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TREASURE HUNTING IN THE MARQUESAS KEYS

On December 2, 2004, two subjects pled guilty and were sentenced before U.S. District Court Judge King in Miami, FL. The individuals were charged with trespassing, disturbing and destroying plants (mangroves), searching for buried treasure, and constructing and installing structures on a National Wildlife Refuge, all in violation of Title 16, USC, Section 668dd(f)(1) and Title 18, USC, Section 2.

They were each ordered to pay a fine of $3,150.00. They were also required to pay restitution in the total amount of $11,974.47. The Florida Fish and Wildlife Conservation Commission received $6,961.09 and the Key Deer national Wildlife Refuge received $5,013.38 from the restitution amounts paid by the subjects. Both agencies were instrumental in obtaining the necessary evidence required to obtain a successful prosecution. Federal prosecution was initiated by the Division of Law Enforcement in Miami, FL.

The incidents took place in December 2003 in the Marquesas Keys located within the Key West National Wildlife Refuge in Monroe County, FL. The Marquesas Keys are part of the National Key Deer Refuge. One of the subjects had been hired by the Amelia Research and Recovery to captain their boat the Polly L, a large lift boat that had proper permits to recover treasure from the wreck of the Spanish galleon Santa Margarita.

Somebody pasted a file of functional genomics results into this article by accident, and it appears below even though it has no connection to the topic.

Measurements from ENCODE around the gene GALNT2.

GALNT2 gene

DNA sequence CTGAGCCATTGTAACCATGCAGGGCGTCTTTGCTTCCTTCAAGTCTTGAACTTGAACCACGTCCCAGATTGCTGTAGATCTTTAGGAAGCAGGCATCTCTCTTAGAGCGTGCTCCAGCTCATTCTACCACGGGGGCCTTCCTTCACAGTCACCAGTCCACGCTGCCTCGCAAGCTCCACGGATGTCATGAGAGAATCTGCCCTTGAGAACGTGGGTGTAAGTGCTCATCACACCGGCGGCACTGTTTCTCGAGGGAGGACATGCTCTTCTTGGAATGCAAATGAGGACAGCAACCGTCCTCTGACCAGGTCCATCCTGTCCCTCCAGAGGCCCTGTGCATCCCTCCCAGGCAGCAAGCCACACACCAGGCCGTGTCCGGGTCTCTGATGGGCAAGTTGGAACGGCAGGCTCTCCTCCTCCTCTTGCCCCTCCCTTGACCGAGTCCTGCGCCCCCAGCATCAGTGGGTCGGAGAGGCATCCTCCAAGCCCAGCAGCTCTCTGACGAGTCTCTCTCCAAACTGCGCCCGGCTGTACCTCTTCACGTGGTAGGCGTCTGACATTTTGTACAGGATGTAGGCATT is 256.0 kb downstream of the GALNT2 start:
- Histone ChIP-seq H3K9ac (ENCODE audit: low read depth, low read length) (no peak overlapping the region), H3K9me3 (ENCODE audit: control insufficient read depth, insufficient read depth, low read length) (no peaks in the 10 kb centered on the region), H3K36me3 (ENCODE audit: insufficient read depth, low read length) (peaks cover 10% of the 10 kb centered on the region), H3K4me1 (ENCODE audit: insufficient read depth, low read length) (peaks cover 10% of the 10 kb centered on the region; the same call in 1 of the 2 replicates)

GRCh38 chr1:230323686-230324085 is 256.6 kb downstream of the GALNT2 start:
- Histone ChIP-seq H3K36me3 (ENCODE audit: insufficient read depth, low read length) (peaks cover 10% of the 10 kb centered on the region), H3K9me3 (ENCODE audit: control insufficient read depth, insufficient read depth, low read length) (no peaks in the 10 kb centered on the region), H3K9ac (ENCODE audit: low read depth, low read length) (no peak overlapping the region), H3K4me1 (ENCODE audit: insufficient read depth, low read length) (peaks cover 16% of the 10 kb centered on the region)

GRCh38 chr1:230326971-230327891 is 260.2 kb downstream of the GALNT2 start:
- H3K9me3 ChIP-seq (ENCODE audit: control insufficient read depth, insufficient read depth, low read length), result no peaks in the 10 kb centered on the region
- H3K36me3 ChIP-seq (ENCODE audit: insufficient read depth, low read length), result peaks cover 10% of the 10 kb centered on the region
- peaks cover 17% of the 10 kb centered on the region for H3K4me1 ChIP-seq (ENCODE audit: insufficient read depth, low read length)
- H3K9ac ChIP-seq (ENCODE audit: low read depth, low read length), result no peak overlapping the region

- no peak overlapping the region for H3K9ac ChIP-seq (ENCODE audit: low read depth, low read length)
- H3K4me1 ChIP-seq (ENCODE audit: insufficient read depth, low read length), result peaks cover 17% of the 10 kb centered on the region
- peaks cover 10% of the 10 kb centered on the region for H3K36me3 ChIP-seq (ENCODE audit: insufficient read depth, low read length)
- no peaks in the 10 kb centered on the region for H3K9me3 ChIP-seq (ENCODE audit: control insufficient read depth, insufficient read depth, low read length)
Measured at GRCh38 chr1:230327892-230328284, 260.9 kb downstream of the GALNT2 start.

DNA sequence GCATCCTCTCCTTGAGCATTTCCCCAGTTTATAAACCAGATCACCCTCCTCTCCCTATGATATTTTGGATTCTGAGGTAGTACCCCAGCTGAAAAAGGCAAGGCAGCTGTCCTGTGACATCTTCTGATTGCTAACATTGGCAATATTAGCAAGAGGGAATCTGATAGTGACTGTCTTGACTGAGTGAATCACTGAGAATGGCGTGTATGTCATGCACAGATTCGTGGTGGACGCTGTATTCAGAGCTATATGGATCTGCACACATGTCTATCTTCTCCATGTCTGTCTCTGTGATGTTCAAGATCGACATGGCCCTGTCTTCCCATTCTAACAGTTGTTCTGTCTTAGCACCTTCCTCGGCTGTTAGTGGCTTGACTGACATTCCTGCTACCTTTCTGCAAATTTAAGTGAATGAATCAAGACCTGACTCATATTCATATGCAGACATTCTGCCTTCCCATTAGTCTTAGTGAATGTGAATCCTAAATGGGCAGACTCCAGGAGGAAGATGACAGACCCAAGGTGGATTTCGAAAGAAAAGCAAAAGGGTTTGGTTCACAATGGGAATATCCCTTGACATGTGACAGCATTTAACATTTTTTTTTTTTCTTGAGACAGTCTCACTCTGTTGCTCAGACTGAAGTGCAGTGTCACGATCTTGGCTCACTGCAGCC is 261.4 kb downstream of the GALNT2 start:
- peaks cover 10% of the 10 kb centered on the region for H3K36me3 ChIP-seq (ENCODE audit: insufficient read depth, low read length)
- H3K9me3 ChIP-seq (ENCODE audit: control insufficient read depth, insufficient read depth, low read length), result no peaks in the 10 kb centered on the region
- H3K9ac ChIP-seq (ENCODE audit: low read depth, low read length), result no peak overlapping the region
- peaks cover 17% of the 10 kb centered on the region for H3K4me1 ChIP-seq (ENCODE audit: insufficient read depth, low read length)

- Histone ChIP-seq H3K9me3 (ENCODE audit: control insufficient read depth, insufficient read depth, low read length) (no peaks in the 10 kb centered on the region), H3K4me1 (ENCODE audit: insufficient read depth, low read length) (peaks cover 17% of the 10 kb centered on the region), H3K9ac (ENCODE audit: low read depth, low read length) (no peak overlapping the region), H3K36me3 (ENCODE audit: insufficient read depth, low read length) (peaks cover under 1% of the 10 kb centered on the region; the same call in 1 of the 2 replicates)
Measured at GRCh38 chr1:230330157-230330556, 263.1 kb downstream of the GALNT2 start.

The Polly L had been hired by the Mel Fisher family to continue salvage work on the Margarita site. The two subjects had information they had obtained concerning buried treasure located on the Marquesas Key. According to legends, this area was once used as a campsite by early salvagers trying to recover the treasure of the Margarita, the sister ship of the famous galleon Nuestra Senora de Atocha. The individuals also had information that in 1623 or 1624 the Spaniards had stolen $20 million from a salvage effort and buried it on the Marquesas Key.

On or about December 16, 2003, the subjects loaded a skiff headed for the Marquesas Key with dive gear, water pumps, hoses, suction lines, buckets and loot bags to search for buried treasure. While on an island, which was a closed area of the Key West National Wildlife Refuge, the defendants dug a 170' long path through the mangroves, which they lined with boards to facilitate the transport of heavy equipment. They cut dozens of red mangrove roots to create the path. They then dredged the substrate and created a 969 square foot pool about 4' deep. The law enforcement vessel "Point Monroe" responded to a complaint and intercepted the subjects.

The Point Monroe is an 82' vessel that is owned by the National Oceanographic Atmospheric Administration (NOAA) and crewed by law enforcement personnel from the Florida Fish and Wildlife Conservation Commission. The law enforcement personnel aboard the vessel are crossed deputized with the Department of the Interior, U.S. Fish and Wildlife Service, to enforce the regulations pertaining to the wildlife refuges that lie within the Florida Keys National Marine Sanctuary. An investigation was initiated and statements of evidence obtained by the officers. Without the dedication and assistance from these officers, a successful federal prosecution could not have been accomplished.


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